Provide required training and endorsements for pilots seeking complex and/or high performance endorsements

Conduct biennial flight reviews for certificated pilots

Requirements:

You must possess a commercial certificate in order to become a flight instructor. You must also successfully complete the Flight Instructor Airplane and Fundamentals of Instructing written examinations. The various requirements necessary to prepare a flight instructor candidate vary based on the individual’s level of experience. The following breakdown is a conservative estimate based on prior candidates, but please be aware that this is only an ESTIMATE:

Ground (20 – 25 Hours):

Ground lessons are a major component of flight instructor training. You and your instructor will cover everything set forth in the Certified Flight Instructor Practical Test Standards, which essentially requires you to learn how to teach everything set forth in the Private and Commercial Practical Test Standards. You are not only required to possess a solid understanding of all principles, but you must also be able to teach these principles to students, therefore this training will include curriculum planning.

Flight (Right Seat Experience 10 – 15 Hours; No Right Seat Experience 20 Hours)

The flight portion of this training directly relates to everything you discussed in your ground lessons. You will be required to fly all maneuvers from the right seat within the parameters set forth in the Practical Test Standards. You must also be able to clearly explain how to perform these maneuvers while doing so. The final flight portion of the Certified Flight Instructor training is the spin endorsement.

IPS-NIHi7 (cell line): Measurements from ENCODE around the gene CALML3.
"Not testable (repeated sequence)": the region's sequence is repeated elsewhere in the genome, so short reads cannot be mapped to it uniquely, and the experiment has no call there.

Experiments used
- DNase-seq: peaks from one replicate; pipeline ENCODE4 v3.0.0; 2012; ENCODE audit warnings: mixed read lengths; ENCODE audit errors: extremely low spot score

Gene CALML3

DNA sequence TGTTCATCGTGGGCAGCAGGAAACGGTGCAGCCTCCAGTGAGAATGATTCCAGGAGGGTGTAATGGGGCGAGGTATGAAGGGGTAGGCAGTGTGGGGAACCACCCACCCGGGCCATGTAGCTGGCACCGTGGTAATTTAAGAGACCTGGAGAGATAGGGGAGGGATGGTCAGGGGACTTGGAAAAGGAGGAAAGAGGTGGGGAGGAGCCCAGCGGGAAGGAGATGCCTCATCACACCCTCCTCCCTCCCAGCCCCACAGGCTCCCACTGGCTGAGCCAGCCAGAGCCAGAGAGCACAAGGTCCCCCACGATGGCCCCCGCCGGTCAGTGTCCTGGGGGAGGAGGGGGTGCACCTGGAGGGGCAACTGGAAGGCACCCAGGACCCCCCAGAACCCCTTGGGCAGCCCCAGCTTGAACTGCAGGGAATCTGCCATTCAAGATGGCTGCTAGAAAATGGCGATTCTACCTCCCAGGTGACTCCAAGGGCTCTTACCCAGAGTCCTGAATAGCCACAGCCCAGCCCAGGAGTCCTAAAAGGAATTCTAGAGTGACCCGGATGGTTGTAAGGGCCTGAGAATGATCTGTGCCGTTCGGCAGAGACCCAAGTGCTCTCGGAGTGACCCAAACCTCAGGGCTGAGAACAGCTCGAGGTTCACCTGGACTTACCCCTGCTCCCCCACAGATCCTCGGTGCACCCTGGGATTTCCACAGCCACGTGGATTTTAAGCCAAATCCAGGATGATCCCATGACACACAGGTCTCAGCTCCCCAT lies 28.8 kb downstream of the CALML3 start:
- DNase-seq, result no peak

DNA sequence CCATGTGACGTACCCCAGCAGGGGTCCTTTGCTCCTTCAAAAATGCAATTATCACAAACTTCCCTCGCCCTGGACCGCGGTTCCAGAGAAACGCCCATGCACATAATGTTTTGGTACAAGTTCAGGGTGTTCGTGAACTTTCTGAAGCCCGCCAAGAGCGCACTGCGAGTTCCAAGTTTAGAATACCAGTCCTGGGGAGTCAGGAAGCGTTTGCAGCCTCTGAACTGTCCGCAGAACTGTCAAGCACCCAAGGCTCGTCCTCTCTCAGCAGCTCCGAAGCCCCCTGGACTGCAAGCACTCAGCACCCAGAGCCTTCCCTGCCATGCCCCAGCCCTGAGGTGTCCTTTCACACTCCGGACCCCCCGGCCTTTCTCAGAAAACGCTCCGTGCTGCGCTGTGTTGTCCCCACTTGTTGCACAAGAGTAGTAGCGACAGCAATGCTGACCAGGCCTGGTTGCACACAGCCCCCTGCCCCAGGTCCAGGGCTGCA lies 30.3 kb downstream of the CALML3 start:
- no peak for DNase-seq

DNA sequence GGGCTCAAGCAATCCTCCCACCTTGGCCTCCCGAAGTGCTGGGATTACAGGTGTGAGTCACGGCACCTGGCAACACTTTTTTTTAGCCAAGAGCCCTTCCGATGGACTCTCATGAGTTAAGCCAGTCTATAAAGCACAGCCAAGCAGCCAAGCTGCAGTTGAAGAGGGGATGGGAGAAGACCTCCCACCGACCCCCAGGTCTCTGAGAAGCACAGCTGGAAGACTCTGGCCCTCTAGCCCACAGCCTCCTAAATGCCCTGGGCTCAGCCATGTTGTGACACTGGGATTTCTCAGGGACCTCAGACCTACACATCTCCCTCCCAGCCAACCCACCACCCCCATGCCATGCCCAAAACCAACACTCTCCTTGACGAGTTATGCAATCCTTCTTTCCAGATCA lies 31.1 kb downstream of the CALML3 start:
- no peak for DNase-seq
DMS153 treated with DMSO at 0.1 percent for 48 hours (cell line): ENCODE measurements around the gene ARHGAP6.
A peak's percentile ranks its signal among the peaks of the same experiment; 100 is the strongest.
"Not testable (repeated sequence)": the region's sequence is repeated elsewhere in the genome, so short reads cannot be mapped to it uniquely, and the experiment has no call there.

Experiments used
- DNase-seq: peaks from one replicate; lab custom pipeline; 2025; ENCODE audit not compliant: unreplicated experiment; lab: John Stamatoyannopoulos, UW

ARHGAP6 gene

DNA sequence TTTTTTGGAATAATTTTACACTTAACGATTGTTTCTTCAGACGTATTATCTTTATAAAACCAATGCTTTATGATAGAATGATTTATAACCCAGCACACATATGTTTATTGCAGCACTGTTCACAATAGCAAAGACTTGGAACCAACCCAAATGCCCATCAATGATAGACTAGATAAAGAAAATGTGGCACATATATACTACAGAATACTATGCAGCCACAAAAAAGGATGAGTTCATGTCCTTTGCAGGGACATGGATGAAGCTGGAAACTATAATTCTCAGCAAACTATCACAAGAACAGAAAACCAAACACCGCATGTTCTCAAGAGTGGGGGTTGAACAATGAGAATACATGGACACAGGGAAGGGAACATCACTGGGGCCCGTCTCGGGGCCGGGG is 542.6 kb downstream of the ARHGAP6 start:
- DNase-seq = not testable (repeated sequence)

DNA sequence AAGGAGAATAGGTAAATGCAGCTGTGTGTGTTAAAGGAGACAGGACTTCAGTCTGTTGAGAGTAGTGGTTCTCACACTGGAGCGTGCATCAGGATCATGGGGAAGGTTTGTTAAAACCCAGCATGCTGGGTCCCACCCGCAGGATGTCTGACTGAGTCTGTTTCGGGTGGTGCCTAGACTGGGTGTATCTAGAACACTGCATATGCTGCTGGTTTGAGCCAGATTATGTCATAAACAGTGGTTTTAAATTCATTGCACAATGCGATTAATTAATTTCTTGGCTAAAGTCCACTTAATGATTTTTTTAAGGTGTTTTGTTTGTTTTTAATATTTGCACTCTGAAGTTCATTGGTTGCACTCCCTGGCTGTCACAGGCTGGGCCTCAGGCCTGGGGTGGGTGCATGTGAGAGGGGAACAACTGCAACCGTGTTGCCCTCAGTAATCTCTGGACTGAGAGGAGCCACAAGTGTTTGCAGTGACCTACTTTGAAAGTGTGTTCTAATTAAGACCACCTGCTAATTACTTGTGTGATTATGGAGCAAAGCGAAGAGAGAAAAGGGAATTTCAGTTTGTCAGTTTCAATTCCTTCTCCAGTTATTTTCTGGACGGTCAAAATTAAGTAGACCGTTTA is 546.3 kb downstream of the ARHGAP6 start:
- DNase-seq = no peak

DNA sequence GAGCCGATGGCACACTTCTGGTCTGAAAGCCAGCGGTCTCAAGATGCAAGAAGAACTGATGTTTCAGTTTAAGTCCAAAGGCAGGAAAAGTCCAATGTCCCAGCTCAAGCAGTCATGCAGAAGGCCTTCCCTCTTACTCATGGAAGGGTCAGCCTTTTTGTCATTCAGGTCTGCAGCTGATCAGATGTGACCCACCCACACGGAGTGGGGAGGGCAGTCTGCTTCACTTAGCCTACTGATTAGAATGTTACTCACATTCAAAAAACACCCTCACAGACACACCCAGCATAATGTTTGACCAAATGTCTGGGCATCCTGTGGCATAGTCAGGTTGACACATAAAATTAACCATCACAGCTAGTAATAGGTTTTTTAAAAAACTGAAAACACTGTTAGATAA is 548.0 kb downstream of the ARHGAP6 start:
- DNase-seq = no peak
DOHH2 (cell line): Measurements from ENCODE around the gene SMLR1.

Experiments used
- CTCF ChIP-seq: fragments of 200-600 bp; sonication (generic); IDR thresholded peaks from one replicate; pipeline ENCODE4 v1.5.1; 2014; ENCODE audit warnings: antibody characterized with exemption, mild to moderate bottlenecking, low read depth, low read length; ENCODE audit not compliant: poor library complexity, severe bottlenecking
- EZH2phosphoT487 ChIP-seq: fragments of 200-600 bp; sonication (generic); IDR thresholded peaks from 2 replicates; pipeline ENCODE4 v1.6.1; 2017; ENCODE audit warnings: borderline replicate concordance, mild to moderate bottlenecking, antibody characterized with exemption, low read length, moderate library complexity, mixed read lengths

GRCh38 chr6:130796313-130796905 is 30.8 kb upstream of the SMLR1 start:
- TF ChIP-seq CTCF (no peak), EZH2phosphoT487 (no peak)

Certified Flight Instructor – Instrument (CFII)

The Federal Aviation Regulations require that candidates for pilot certificates, ratings or endorsements receive a certain amount of training, both in the air and on the ground, in order to obtain that certificate. CFIIs are responsible for teaching pilots how to fly in instrument conditions as well as ensuring that instrument rated pilots maintain their proficiency.

Privileges:

Provide required training for instrument rating candidates

Endorse instrument rating candidates to take FAA oral and practical exams

Conduct instrument proficiency checks for instrument rated pilots

Requirements:

You must possess a commercial certificate in order to become a Certified Flight Instructor Instrument. You must also pass the Flight Instructor Instrument written examination. The various requirements necessary to prepare an instrument instructor candidate vary based on the individual’s level of experience. The following breakdown is a conservative estimate based on prior candidates, but please be aware that this is an ESTIMATE for individuals who have already acquired their initial instructor rating: